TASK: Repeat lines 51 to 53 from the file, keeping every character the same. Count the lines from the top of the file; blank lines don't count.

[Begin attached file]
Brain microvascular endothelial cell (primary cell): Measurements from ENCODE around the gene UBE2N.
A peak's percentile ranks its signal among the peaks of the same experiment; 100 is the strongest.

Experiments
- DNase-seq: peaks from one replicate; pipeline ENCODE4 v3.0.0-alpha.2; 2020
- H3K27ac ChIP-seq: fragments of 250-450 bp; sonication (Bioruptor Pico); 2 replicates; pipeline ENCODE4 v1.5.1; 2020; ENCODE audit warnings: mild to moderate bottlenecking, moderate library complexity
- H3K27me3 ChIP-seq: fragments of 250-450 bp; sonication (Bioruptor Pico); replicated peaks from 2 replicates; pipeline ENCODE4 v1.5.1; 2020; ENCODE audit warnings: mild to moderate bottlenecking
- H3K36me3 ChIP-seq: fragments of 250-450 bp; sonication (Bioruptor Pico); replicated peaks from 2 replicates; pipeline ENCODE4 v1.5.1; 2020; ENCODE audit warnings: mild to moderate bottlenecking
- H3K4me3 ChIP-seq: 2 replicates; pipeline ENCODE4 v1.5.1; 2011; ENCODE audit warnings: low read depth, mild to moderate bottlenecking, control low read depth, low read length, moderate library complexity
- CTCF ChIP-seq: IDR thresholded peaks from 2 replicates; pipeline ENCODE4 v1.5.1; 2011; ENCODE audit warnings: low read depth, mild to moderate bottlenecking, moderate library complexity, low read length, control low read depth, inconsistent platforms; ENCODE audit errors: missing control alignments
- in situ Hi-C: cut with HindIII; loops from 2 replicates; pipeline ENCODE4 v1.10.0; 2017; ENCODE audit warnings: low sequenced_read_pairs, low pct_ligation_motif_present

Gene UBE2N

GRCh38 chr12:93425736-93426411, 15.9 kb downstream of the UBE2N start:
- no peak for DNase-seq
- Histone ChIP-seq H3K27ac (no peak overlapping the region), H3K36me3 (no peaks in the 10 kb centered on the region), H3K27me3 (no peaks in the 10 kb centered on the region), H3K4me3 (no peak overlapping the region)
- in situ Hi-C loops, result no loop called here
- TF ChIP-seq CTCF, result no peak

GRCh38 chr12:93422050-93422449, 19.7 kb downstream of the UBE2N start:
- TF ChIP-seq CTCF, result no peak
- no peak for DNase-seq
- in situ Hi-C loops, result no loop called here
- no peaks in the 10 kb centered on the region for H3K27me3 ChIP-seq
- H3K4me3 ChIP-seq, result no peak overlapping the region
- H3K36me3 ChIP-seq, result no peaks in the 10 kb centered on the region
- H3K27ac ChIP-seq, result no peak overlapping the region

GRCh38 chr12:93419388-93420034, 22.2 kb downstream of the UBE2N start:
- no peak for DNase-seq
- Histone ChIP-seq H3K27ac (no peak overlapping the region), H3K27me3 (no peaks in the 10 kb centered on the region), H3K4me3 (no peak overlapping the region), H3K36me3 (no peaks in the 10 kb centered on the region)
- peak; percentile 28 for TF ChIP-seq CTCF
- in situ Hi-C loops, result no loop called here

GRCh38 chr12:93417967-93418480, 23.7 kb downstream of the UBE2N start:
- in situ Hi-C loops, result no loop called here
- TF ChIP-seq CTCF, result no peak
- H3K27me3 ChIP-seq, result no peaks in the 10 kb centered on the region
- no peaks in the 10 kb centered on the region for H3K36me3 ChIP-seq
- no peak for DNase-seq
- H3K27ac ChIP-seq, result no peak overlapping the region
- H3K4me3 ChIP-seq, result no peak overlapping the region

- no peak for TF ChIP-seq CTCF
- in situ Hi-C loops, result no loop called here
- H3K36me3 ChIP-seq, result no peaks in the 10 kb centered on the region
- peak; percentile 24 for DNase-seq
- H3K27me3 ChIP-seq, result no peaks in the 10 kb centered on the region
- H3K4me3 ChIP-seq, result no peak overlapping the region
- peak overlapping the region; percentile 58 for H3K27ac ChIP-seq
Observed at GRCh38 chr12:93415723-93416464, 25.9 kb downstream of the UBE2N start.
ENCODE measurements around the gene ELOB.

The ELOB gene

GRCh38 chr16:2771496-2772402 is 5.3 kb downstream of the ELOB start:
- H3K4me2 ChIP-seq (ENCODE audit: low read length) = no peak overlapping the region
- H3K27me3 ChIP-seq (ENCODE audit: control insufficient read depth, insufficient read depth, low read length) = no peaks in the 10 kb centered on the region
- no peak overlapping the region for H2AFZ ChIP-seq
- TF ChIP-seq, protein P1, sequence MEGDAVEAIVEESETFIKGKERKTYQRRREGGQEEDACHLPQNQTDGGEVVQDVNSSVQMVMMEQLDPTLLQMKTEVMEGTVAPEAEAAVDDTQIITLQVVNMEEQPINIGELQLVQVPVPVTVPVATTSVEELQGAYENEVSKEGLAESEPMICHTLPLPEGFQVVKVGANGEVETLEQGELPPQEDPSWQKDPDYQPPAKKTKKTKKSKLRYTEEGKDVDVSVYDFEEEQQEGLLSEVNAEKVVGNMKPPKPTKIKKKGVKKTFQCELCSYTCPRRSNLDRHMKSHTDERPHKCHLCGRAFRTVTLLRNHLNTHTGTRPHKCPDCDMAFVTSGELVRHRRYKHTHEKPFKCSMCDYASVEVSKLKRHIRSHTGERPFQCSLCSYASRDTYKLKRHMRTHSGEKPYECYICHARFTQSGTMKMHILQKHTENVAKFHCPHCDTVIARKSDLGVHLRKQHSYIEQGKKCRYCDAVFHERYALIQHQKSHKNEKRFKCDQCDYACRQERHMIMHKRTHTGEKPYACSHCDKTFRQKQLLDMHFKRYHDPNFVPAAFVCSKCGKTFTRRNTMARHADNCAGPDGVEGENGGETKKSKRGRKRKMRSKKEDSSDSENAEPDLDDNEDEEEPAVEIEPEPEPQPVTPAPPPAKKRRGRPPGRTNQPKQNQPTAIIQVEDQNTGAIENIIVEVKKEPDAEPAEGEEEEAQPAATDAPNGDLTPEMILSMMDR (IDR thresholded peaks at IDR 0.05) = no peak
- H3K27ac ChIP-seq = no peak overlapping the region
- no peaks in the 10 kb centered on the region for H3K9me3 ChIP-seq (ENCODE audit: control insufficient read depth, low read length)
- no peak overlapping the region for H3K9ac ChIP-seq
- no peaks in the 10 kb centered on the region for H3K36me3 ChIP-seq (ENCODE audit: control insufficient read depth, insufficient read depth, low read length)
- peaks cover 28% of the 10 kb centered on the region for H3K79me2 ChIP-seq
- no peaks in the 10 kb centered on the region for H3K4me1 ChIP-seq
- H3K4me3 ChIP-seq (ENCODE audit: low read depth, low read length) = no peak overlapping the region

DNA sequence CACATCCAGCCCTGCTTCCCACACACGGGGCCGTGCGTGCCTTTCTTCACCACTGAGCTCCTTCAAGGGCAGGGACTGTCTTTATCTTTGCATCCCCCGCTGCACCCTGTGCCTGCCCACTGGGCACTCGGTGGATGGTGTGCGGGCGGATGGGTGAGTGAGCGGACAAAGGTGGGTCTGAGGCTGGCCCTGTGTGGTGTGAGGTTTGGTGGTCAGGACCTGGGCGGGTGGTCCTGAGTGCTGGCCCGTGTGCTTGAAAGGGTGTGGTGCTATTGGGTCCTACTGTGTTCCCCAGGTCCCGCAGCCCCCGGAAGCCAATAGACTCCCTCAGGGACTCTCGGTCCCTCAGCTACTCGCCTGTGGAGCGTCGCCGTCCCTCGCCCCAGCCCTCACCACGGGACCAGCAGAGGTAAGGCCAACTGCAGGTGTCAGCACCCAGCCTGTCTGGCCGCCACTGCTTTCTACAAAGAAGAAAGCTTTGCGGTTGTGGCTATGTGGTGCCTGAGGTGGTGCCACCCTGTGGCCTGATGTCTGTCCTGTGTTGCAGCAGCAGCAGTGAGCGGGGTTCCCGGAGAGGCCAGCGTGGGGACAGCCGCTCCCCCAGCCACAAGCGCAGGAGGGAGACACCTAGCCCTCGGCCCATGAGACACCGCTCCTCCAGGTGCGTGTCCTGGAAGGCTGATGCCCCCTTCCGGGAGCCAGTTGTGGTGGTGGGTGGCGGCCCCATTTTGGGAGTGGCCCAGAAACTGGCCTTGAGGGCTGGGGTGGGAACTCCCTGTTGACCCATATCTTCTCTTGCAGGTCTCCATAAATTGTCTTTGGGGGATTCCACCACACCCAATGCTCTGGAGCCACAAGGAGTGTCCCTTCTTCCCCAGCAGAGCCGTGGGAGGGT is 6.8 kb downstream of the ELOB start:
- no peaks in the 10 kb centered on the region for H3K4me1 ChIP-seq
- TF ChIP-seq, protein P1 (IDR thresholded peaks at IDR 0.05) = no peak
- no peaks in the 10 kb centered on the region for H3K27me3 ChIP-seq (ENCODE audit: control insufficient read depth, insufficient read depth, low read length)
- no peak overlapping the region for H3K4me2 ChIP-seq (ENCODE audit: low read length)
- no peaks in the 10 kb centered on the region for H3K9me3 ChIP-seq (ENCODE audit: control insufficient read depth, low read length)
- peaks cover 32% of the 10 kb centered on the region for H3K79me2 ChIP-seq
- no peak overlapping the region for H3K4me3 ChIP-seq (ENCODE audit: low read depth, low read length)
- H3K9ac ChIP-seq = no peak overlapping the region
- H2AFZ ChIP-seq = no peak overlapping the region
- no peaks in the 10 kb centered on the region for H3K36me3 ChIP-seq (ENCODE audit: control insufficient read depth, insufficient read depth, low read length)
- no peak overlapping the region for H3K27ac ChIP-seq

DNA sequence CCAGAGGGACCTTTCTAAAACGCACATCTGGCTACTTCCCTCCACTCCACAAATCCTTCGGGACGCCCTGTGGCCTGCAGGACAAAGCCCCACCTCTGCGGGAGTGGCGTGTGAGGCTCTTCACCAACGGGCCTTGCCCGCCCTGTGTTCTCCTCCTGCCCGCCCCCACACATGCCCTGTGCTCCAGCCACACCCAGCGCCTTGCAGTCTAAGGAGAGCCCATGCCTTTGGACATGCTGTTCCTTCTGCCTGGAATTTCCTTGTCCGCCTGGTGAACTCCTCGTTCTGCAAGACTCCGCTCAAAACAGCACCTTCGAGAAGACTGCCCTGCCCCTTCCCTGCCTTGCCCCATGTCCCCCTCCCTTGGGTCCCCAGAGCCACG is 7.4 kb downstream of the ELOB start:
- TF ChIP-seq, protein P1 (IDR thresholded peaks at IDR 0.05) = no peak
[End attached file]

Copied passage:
- no peak overlapping the region for H2AFZ ChIP-seq
- TF ChIP-seq, protein P1, sequence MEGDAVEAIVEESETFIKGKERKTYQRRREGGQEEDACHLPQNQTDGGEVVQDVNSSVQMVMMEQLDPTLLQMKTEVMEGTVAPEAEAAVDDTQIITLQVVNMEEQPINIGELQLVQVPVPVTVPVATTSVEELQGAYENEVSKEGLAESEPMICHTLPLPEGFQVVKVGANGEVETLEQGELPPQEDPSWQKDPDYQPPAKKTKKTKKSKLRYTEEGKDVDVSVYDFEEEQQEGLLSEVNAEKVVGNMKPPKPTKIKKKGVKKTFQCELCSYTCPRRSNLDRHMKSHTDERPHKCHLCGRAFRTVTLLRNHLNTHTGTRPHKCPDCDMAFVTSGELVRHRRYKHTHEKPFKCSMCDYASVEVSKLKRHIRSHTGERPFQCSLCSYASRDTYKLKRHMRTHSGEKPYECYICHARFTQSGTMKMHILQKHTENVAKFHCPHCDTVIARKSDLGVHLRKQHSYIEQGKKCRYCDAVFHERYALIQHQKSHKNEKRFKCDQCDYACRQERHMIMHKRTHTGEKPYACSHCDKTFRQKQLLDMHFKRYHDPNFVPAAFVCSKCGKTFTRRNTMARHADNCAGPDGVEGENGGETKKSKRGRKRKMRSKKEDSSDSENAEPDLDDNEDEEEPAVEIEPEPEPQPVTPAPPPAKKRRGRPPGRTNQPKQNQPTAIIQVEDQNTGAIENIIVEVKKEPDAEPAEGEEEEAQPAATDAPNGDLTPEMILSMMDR (IDR thresholded peaks at IDR 0.05) = no peak
- H3K27ac ChIP-seq = no peak overlapping the region